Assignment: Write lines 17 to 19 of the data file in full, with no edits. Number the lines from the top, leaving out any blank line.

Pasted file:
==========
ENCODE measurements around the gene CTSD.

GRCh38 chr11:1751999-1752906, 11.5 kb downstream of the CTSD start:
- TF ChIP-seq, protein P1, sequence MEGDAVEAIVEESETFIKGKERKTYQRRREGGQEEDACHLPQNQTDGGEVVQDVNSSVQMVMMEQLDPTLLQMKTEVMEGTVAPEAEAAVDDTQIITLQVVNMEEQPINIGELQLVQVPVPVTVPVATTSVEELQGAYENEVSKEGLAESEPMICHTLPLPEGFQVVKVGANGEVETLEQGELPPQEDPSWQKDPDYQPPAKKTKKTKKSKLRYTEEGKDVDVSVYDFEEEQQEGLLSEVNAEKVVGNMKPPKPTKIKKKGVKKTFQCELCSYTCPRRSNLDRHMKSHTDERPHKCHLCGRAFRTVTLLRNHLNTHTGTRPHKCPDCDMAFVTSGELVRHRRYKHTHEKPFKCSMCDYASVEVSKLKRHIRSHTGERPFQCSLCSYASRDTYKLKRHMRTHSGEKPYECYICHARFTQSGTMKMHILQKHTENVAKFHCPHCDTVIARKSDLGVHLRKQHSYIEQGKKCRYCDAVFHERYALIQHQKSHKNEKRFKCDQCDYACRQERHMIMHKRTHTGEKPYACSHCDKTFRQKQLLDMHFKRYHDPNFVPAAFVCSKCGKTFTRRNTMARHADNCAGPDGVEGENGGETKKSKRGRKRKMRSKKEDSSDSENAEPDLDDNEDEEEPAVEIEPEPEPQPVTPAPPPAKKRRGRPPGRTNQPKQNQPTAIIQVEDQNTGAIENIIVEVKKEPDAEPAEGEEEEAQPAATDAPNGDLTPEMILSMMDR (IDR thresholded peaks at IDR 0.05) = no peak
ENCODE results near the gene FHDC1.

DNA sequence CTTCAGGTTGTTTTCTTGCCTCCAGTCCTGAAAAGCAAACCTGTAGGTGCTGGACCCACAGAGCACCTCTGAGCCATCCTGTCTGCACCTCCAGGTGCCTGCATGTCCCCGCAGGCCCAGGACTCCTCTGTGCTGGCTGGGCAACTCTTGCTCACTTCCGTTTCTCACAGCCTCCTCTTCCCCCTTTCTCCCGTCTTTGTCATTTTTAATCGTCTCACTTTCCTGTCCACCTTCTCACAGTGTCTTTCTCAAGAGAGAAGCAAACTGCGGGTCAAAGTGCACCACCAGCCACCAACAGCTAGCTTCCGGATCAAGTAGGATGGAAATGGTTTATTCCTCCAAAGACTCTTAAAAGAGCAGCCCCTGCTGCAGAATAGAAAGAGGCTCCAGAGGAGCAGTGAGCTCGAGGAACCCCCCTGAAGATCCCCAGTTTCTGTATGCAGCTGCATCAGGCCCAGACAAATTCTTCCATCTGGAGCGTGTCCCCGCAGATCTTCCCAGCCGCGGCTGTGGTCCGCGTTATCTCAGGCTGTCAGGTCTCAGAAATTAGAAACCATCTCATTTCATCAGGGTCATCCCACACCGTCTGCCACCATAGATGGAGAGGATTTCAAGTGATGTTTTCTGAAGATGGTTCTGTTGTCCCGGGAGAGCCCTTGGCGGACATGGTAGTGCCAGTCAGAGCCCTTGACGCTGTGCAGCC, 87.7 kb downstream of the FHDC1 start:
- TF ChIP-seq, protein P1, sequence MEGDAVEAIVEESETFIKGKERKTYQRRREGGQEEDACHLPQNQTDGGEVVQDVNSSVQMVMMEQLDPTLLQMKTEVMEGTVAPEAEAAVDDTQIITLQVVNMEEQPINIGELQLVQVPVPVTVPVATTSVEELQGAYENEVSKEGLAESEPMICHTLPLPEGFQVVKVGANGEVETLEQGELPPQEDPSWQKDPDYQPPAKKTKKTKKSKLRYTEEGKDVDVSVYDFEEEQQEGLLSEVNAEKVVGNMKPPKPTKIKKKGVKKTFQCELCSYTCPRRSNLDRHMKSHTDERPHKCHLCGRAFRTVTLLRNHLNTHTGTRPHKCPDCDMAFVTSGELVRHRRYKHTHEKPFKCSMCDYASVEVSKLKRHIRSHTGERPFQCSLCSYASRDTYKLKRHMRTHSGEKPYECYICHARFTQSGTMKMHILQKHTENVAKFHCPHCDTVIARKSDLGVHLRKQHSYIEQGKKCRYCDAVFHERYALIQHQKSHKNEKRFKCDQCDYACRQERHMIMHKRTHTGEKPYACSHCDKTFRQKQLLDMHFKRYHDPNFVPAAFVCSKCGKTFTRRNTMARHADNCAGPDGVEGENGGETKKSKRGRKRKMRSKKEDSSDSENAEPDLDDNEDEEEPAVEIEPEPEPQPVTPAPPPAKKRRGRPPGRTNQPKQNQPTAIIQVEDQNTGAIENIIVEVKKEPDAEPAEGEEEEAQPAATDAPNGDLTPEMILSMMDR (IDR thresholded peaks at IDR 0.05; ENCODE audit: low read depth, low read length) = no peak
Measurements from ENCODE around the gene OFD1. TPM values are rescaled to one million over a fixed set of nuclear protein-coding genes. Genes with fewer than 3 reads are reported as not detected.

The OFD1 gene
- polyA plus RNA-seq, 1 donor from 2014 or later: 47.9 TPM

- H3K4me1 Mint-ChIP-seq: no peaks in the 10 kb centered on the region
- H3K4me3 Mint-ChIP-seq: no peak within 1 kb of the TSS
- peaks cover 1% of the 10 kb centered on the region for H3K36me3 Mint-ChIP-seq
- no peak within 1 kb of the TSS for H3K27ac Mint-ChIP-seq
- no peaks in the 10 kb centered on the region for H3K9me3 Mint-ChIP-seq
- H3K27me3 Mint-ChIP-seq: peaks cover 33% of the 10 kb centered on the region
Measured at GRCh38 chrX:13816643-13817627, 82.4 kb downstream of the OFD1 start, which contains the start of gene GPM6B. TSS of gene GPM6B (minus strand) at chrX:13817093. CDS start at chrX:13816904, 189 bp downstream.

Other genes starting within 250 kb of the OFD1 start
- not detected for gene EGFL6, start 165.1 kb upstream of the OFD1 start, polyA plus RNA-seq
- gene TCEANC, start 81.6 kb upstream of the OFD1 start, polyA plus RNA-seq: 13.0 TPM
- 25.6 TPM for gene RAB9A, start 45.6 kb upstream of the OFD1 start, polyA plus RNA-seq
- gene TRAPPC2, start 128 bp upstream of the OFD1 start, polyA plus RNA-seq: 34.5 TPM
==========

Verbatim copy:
Other genes starting within 250 kb of the OFD1 start
- not detected for gene EGFL6, start 165.1 kb upstream of the OFD1 start, polyA plus RNA-seq
- gene TCEANC, start 81.6 kb upstream of the OFD1 start, polyA plus RNA-seq: 13.0 TPM